As grocery inflation approaches a 14-year high

Read Time:3 Minute, 22 Second

As grocery inflation approaches a 14-year high, the average UK food bill rises by £454 per year.

Prices for butter, milk, and pet food are rising at the fastest rates as consumers face rising living costs.
In August, supermarket inflation is expected to reach the highest level since at least 2008, after reaching nearly 10% this month amid the worst squeeze on household budgets on record.

According to Kantar, families are facing a £454 increase in average annual grocery bills, adding pressure amid the cost of living crisis, with butter, milk, and pet food among the biggest risers over the past year.

Wider consumer price inflation (CPI) for June is expected on Wednesday to hit 9.3%, up from 9.1% in May, underlining the impact of Britain’s cost of living crisis on households and businesses.

Consumer confidence surveys have hit record lows in recent months and businesses have reported steeply rising costs, especially from imported raw materials and higher wages.

Analysts predicted that rising food, gasoline, and energy prices would continue, as the war in Ukraine and economic sanctions against Russia stifled exports from both countries, pushing the UK into recession in the second half of the year.

Workers’ pay increased by only 4.3 percent without bonuses in May, trailing the CPI by 3.7 percent.

The Bank of England is expected to raise interest rates for the fifth time this year when policymakers meet next month, raising borrowing costs.

The Bank has warned that it must slow consumer spending to bring down inflation, though many analysts believe the combined impact of rising prices and higher borrowing costs is likely to have a bigger impact and push the UK into a recession.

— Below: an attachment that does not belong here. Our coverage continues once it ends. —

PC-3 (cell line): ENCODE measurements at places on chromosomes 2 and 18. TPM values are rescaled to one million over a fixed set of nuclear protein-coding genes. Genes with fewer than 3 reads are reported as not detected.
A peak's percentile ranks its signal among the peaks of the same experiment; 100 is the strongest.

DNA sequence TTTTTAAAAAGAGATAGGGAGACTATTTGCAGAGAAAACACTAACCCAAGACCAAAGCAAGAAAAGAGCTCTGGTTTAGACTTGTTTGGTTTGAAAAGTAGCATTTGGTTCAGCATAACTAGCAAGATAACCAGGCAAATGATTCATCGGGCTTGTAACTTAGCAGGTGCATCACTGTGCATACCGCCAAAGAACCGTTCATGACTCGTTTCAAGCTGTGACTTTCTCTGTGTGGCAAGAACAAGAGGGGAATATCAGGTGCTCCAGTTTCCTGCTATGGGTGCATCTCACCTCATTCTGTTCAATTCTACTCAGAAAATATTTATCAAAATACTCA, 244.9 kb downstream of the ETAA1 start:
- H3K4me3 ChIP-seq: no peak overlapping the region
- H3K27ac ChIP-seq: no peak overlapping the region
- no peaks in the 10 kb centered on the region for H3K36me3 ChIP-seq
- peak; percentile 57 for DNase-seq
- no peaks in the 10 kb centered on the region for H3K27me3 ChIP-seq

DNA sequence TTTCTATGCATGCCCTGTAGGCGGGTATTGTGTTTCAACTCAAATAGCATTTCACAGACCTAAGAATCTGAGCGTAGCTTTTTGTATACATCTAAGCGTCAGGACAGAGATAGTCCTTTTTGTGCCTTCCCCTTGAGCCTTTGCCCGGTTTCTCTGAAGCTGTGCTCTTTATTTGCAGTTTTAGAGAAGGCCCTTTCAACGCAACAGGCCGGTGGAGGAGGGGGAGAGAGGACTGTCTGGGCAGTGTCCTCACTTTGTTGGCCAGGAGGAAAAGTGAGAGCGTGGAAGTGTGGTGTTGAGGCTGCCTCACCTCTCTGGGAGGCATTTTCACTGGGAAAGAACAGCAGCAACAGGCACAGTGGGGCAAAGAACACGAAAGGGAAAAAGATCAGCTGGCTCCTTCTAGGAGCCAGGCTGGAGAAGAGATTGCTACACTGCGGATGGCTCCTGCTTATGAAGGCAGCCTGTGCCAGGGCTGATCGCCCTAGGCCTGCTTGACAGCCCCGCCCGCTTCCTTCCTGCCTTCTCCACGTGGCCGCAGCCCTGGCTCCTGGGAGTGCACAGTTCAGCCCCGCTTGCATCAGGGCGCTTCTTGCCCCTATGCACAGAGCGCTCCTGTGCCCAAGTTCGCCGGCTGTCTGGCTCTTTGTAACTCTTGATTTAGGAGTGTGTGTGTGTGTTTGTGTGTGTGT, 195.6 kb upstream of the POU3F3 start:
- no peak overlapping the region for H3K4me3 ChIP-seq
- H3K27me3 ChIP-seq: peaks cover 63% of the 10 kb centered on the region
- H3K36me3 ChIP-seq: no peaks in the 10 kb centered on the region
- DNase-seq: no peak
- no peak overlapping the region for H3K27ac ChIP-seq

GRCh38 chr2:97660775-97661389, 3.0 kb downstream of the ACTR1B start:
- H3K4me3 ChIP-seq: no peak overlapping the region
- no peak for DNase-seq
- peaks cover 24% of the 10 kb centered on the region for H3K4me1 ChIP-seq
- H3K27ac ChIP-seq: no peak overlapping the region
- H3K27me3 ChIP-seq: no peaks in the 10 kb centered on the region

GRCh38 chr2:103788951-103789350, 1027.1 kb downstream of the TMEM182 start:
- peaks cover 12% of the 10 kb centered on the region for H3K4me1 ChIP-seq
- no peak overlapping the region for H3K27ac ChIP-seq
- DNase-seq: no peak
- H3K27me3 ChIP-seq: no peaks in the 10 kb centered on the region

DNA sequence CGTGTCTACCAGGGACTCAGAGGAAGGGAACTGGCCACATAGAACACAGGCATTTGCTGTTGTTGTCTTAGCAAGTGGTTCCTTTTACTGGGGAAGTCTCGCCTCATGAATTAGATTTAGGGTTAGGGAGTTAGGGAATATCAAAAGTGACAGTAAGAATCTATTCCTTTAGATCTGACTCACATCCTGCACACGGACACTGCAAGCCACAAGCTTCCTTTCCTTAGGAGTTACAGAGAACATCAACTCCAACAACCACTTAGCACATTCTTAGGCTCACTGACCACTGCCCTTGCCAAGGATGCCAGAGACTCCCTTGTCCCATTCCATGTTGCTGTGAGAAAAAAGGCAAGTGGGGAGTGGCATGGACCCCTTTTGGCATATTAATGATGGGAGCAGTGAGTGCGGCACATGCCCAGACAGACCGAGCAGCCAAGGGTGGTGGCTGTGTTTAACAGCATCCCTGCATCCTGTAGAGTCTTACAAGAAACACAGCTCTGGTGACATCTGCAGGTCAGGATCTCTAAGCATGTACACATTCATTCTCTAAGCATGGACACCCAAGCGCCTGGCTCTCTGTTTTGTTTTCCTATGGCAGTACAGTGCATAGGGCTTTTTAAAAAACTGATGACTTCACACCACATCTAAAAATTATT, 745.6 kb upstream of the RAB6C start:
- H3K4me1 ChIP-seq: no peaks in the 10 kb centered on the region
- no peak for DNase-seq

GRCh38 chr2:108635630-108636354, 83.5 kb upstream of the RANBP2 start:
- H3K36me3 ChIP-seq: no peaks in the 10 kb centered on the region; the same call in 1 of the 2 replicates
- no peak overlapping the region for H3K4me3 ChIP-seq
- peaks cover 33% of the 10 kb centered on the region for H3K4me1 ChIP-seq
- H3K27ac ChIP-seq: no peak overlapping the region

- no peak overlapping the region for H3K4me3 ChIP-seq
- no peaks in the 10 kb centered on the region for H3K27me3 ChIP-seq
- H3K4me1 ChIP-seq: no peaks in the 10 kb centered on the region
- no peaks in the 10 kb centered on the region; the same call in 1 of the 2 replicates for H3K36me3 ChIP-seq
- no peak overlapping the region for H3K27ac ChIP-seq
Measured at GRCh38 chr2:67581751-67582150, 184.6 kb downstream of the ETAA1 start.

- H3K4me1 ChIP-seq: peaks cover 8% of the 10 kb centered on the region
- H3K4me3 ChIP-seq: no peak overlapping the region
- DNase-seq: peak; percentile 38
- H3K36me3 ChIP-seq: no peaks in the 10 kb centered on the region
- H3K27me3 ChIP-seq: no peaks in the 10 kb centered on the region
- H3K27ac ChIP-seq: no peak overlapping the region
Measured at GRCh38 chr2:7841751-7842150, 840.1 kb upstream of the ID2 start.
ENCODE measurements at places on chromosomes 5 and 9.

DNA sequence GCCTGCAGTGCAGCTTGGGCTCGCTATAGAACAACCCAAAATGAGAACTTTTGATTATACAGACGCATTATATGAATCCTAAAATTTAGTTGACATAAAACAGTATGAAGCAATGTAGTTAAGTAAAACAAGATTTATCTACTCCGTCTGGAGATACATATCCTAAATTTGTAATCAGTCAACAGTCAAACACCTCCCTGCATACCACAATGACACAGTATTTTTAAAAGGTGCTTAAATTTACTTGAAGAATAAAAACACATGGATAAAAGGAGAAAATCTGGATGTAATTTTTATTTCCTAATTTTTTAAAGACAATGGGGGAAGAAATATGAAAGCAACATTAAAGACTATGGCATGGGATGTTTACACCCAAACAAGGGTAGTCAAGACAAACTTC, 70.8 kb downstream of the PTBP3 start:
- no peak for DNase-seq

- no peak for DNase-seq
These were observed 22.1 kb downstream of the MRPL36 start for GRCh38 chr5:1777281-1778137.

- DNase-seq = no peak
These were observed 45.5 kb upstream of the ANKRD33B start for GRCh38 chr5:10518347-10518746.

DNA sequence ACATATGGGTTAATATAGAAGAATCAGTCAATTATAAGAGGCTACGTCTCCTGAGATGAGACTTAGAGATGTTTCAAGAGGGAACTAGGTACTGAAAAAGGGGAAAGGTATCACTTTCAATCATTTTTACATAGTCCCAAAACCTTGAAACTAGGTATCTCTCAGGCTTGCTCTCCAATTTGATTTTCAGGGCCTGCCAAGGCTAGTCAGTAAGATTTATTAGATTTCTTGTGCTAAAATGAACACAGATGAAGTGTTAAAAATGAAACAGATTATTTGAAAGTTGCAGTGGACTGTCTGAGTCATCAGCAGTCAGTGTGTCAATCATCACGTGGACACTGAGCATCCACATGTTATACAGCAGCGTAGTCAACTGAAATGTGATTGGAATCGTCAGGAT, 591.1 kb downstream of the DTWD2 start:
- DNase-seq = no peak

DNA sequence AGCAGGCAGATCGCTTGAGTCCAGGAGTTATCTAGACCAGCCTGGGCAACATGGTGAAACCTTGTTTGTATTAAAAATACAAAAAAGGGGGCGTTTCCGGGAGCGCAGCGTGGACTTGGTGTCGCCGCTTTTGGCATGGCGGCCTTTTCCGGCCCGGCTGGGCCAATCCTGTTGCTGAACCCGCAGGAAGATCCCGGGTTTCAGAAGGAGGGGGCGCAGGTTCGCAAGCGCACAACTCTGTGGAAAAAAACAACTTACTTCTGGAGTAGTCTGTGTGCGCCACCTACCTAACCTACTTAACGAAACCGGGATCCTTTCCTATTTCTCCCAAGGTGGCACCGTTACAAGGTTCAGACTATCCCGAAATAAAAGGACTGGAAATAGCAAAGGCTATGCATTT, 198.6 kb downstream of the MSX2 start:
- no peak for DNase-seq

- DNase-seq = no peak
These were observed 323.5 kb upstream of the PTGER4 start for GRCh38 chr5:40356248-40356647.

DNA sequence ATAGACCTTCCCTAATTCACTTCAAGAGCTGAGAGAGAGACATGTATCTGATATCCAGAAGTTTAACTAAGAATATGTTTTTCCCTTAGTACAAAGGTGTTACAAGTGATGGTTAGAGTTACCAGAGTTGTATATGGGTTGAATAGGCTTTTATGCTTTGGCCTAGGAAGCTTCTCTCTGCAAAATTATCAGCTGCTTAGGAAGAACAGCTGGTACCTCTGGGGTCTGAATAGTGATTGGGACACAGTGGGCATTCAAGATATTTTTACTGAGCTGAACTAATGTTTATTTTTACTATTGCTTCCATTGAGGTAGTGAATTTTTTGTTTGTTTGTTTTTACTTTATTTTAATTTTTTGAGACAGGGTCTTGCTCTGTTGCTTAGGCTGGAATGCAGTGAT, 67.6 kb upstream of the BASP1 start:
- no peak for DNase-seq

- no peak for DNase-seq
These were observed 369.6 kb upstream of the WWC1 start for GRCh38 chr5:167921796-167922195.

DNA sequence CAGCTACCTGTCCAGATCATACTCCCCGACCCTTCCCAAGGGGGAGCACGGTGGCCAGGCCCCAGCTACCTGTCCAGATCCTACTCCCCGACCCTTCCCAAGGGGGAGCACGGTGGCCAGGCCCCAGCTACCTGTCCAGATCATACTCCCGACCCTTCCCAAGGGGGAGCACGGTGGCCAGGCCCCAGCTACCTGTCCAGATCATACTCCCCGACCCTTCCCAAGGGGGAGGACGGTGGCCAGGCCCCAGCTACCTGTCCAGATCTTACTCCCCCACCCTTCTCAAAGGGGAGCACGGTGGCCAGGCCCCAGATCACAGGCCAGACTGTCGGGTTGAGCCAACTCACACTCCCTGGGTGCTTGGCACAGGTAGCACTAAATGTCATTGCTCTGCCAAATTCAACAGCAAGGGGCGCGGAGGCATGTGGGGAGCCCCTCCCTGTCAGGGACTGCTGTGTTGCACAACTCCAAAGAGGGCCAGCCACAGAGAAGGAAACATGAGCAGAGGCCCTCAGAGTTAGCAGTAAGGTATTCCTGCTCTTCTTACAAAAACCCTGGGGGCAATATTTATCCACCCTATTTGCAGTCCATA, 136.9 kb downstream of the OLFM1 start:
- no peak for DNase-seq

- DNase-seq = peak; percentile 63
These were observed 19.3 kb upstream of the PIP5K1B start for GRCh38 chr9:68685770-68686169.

Kantar said grocery inflation of 9.9% in the four weeks to 10 July and soaring sales of ice-cream and sun lotion – up 14% and 66% respectively – underpinned the first rise in overall grocery sales since April last year.

the average UK food bill rises by 454 per year.

The 0.1% rise was driven by Aldi and Lidl, both of which increased sales by more than 11%.

An additional 1.4 million households visited at least one of the discounters in the latest three months compared with last year as shoppers sought ways to cut their food bills amid rising prices.

Among the big four supermarkets, only Tesco increased sales, with Morrisons close to being overtaken by Aldi as the UK’s fourth-largest chain. Aldi controls 9.1% of the market against Morrisons’ 9.4% as the larger chains’ sales fell by 6.7%.

Fraser McKevitt, the head of retail and consumer insight at Kantar, said: “Grocery prices continue to soar to near record-breaking heights and have jumped by another 1.6 percentage points since last month. This is the second-highest level of grocery inflation that we’ve seen since we started tracking prices in this way in 2008 and we’re likely to surpass the previous high come August.

“All this means that people will be feeling the pinch during our first restriction-free summer since 2019. Taking a barbecue as an example, buying burgers, halloumi and coleslaw for some alfresco dining would cost you 13%, 17% and 14% more than it would have this time last year.”

He said buying enough for a typical family barbecue would cost £9.94, just over 10% more than last year.

Meanwhile a survey by the consultancy firm Deloitte found that a majority of finance directors believe a recession is imminent, amid rising costs eating into consumer demand and worker shortages caused by the pandemic, while the UK’s exit from the EU hits their ability to meet orders.

According to the survey, finance directors believe there is a 63 percent chance of a recession within the next year. More than two-thirds (68%) predicted that high inflation would continue into next year and would remain above the Bank’s 2% target in two years.

According to Ian Stewart, chief economist at Deloitte, companies are stockpiling cash reserves in preparation for a more difficult period ahead.

Leave a Reply

Your email address will not be published.